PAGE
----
Print Friendly

Purim is about a lot of things. It is about the story of Esther. It’s about celebrating the evil decree that never took place. We celebrate by listening to the Purim story, by giving food to our friends and family, by holding a great feast and by giving charity. Along with that, we have little children underfoot, dressed up to the nines, filling their bellies with sugar. Here’s our survival guide:

  • Know your kid. Some kids LOVE Purim. My six year-old plans his costume for 364 days. It is a constant topic of discussion in our home. Other kids do not want to get dressed up, no matter how awesome the costume is, no matter how much you’ve hyped it up – there are kids that simply do not enjoy it. Embrace them.
  • Go with the flow. That kid that does love Purim? She changes her mind. Your daughter may have wanted to be a princess last week but things change. In the week before Purim, be prepared to move from princess to cowgirl to witch and back to princess. Just take a deep breath and remember soon she’ll be a teenager.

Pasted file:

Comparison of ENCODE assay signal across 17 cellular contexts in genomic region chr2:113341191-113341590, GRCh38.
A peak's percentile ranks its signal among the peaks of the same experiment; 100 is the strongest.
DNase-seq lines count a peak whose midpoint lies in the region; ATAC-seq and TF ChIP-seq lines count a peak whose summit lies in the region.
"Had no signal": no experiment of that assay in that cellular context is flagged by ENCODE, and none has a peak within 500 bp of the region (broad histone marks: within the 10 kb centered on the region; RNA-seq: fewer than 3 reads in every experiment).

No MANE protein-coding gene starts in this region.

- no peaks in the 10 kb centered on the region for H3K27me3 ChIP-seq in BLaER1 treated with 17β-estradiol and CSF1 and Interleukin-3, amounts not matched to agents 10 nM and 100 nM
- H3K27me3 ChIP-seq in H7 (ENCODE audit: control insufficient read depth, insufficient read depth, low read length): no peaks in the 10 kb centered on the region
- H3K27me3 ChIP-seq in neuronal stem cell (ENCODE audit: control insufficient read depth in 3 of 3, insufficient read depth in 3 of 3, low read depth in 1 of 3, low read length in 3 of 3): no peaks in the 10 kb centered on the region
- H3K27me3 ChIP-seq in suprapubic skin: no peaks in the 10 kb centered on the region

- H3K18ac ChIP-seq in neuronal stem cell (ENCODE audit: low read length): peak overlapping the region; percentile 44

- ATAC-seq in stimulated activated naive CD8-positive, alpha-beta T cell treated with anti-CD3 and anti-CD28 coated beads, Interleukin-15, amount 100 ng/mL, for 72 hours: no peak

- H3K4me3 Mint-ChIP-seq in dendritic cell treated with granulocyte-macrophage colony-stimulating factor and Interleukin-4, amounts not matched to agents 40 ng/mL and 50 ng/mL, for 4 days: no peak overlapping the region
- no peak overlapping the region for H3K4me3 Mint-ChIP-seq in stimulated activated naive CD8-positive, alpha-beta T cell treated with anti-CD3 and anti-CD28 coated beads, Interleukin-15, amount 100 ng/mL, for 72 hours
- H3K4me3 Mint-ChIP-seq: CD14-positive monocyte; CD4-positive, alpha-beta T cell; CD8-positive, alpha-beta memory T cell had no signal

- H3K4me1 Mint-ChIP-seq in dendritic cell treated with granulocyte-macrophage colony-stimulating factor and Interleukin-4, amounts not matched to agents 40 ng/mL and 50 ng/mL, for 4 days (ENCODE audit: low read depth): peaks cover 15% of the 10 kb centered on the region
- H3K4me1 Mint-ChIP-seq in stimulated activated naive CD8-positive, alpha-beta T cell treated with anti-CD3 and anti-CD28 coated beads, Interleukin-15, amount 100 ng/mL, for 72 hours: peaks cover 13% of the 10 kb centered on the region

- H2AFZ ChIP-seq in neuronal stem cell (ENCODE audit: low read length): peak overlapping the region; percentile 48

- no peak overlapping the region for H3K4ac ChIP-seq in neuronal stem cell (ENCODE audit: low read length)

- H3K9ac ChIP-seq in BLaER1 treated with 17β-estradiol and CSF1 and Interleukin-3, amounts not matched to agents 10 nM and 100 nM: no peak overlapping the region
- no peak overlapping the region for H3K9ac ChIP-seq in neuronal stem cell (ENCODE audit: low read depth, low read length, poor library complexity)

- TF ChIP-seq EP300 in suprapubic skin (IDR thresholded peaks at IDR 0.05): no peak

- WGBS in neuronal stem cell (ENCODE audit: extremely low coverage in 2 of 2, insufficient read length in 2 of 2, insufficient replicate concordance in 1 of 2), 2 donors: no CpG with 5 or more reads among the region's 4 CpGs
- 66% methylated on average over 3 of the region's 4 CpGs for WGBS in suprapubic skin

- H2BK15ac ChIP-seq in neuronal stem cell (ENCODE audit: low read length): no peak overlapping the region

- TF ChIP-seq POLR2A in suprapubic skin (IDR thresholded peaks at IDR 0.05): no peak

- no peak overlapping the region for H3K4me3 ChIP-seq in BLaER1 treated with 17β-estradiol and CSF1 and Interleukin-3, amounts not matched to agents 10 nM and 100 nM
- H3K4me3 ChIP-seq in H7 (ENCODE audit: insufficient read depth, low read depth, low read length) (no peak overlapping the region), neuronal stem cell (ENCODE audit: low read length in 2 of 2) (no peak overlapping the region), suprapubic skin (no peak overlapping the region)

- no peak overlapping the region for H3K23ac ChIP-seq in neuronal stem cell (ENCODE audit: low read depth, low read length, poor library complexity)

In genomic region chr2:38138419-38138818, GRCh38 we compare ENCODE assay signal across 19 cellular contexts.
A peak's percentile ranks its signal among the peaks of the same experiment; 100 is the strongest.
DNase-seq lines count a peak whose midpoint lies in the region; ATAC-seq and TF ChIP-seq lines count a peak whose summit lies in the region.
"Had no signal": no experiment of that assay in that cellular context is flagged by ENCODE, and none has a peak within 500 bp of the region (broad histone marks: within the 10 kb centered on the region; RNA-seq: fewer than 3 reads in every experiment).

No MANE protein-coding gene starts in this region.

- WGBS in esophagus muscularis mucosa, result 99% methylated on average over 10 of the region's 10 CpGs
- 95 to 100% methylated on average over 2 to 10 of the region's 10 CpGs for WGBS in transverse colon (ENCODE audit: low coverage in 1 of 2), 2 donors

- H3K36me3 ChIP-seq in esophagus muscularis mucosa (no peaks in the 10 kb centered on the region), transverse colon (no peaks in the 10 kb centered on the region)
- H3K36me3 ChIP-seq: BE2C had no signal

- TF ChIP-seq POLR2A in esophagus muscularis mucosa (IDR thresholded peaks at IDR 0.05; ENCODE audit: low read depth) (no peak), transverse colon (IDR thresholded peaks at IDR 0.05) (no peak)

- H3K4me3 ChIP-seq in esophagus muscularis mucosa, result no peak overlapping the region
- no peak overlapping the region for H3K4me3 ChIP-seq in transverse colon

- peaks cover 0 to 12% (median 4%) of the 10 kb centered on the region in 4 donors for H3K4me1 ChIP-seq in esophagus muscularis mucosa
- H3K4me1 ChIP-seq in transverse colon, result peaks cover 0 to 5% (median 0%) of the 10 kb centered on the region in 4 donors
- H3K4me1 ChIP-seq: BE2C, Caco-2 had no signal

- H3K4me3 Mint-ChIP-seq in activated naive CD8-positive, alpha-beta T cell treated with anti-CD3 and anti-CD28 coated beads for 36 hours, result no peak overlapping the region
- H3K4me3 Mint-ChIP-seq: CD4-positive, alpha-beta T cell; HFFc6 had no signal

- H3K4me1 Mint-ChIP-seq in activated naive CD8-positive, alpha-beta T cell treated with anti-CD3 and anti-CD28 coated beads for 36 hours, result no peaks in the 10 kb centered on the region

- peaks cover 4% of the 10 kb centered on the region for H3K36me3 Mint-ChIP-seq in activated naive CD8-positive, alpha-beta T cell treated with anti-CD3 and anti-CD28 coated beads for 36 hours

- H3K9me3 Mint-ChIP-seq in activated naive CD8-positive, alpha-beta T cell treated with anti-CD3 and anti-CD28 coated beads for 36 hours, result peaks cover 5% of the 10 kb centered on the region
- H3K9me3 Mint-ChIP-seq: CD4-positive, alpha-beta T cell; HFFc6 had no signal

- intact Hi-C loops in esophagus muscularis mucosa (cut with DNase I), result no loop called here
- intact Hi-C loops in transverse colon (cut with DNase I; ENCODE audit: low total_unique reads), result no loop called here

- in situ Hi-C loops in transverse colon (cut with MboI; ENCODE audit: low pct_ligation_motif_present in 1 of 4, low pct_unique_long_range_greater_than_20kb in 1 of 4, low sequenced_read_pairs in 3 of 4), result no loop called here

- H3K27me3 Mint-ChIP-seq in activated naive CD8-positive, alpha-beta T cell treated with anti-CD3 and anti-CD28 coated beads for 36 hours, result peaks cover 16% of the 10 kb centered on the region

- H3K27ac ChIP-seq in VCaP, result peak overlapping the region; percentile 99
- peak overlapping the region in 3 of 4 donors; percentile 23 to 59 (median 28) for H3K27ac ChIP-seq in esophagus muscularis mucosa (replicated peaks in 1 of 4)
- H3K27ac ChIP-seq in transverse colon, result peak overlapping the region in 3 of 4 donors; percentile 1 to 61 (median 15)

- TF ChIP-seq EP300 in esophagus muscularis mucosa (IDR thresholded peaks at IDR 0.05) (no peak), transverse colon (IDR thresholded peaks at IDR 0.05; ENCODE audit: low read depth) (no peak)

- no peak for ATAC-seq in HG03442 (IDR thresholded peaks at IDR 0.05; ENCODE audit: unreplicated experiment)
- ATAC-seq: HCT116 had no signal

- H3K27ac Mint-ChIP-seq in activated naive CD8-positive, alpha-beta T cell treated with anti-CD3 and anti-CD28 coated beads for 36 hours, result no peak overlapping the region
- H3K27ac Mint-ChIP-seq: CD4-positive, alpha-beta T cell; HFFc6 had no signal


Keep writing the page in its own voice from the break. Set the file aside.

• Get creative. If you take your children to hear the Megilla, make sure you bring entertainment. While most communities are very sensitive to young children, a standard reading still takes close to 40 minutes. For younger kids, bring a favorite book or toy, coloring pages and some snacks. Make sure to pack a gragger (noisemaker) and their own megilla.
  • Treasure box. If you see that there is too much candy coming into your house, give each of your kids a bag (more awesome if you call it a treasure box) and let them pick their favorites. Get rid of the rest.
  • Schedule Meals. Purim is a great day, but for kids who need schedule and routine (and their parents!) this day ain’t it. The day can begin with Megilla reading, followed by a morning of delivering Mishloach Manot. Often, families don’t sit down to eat until later afternoon. With gift baskets flowing in, most kids spend the day eating sugar. Stock your fridge with yogurts, freshly-cut fruits and vegetables. Have granola bars and pretzels on hand. Make sure your kids eat well (at least in between the sugary snacks) will keep their meltdown at bay.
  • Plan a quiet evening. Post-Purim should be quiet time. Kids are overtired and over stimulated (and coming off of their sugar high). Leave the dishes in the sink and just relax with your kids before bedtime. I personally love an episode of The Muppet Show – it never fails to delight, a book or two by Mo Willems or the Star Wars version of Guess Who.